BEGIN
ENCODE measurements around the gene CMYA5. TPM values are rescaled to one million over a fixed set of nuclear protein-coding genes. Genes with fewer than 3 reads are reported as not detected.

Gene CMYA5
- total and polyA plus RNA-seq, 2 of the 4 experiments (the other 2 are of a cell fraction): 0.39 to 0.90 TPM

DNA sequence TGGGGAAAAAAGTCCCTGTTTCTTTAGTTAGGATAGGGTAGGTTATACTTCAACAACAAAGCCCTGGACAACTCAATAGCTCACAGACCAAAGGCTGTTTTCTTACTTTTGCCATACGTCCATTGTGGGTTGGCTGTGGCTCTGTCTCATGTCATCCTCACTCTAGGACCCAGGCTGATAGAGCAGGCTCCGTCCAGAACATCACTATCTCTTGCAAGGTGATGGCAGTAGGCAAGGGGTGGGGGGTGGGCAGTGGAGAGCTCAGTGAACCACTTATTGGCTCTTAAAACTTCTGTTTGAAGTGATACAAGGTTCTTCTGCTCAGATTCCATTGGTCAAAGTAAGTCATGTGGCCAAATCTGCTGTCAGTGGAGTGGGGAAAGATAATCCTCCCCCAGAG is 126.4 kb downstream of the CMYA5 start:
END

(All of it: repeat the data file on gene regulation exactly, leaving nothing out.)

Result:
ENCODE measurements around the gene CMYA5. TPM values are rescaled to one million over a fixed set of nuclear protein-coding genes. Genes with fewer than 3 reads are reported as not detected.

Gene CMYA5
- total and polyA plus RNA-seq, 2 of the 4 experiments (the other 2 are of a cell fraction): 0.39 to 0.90 TPM

DNA sequence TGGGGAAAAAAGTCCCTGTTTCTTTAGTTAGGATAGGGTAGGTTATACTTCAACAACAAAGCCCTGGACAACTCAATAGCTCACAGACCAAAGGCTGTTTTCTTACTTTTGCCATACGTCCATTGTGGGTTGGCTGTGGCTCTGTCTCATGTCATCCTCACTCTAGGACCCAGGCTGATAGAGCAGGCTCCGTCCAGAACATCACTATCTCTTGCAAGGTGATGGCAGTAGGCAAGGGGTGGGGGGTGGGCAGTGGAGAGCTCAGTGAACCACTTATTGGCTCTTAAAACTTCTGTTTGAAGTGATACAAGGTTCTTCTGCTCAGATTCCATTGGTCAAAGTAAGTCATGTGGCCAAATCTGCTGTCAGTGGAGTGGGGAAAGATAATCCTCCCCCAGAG is 126.4 kb downstream of the CMYA5 start: